NOTE: Thanksgiving cactus may be referred to as Schlumbergera truncata in this article, in fact, those are the same plants, Schlumbergera truncata is the botanical name for Thanksgiving cactus.
The Schlumbergera truncata is a popular tropical cactus that is sold around the holidays for its gorgeous and prolific flowers. The Thanksgiving cactus is known to bloom around Thanksgiving, bringing a splash of color into your home just as the weather outside gets colder.
Why does my Schlumbergera truncata roots have rot?
If left untreated, root rot on your Thanksgiving cactus (Schlumbergera truncata) can be fatal. For this reason, if the symptoms appear, we highly advise that you adhere to our recommendations to keep your plant alive: Blackened and softened roots.
Why does my Thanksgiving cactus have gray mold spots?
A particular fungus that frequently affects flowers and spreads quickly is known as gray mold spots. This fungus is most likely to blame if you see any brown (or gray) spots. Don’t ignore these signs because doing so could cause your plant to die.
When you understand the root of the issue, the solution makes perfect sense. The majority of the time, it is caused by the Schlumbergera truncata being overwatered. We urge you to cut off the infected roots and leaves, remove the affected sections of the plant, and then repot your plant in a fresh container with sterile potting soil.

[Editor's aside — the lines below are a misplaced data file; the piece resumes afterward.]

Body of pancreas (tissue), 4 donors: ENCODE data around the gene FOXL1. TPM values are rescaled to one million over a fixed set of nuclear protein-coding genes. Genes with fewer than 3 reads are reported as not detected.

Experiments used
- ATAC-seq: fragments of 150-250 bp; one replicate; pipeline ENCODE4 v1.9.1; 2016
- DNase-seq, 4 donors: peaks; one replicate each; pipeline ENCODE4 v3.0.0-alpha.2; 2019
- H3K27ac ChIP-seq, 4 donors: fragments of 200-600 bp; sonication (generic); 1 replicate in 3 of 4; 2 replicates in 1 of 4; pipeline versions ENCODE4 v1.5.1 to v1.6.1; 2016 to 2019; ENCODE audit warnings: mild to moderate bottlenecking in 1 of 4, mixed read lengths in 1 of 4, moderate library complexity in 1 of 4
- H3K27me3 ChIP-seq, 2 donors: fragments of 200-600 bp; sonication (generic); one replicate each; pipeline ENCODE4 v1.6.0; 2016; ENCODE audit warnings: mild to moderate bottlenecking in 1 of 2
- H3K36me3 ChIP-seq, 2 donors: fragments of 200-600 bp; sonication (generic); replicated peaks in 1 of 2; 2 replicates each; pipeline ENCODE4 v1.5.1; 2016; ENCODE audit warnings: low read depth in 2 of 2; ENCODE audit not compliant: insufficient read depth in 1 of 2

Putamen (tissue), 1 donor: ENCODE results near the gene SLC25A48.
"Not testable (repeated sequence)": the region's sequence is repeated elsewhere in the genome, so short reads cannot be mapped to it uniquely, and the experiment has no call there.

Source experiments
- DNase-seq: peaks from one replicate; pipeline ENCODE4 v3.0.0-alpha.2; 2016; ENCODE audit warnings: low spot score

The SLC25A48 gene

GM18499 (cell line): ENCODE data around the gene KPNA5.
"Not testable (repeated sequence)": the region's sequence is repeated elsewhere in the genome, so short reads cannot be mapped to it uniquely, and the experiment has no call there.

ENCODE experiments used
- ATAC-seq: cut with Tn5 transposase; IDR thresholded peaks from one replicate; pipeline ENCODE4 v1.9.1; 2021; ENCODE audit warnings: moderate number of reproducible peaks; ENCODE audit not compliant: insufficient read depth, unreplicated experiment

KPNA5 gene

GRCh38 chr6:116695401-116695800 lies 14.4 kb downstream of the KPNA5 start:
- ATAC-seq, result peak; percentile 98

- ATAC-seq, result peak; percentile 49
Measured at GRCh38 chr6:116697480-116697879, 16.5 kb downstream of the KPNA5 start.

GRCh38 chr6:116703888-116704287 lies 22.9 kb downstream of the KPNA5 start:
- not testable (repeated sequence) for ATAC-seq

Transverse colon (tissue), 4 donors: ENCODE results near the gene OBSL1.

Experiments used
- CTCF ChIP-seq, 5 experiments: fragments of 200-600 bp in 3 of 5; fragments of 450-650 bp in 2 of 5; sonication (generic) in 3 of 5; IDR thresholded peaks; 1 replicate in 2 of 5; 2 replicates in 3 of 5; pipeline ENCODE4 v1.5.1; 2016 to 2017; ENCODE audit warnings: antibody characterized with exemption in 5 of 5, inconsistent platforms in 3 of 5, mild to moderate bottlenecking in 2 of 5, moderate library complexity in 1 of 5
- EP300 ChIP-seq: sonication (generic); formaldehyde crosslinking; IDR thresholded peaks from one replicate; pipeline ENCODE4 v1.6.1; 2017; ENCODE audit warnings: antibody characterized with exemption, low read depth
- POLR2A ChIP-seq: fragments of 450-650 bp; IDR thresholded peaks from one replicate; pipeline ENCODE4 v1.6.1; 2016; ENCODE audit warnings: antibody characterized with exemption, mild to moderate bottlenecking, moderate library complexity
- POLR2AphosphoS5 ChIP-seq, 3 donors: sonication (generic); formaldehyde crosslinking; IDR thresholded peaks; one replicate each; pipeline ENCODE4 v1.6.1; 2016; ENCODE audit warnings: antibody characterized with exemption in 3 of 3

Why does my Thanksgiving cactus have leaf spots?
This type of disease is one of the most frustrating for Thanksgiving cactus owners, we give you all the leads to spot and save your plants that present symptoms such as leaves that suddenly change color, or wilt/droop.
Why are my Thanksgiving cactus leaves turning yellow?
In the world of horticulture, yellowing leaves are undoubtedly the most common problem. The two main causes of this problem are overwatering and a lack of nutrition.
Reduce your watering frequency when you fear your plants are being overwatered, and follow these steps to determine whether they may be lacking in nutrients:
Here are some signs of yellowing caused by the many deficiencies on the Schlumbergera truncata in question:
- The first symptom of a magnesium deficiency is yellow patches between leaf veins on elder leaves. The leaf’s core turns yellow while the veins stay green. The edges of the leaf yellow last.
- Iron deficiency also shows as yellowing between leaf veins, but it hits young leaves on plant tops and branch tips first.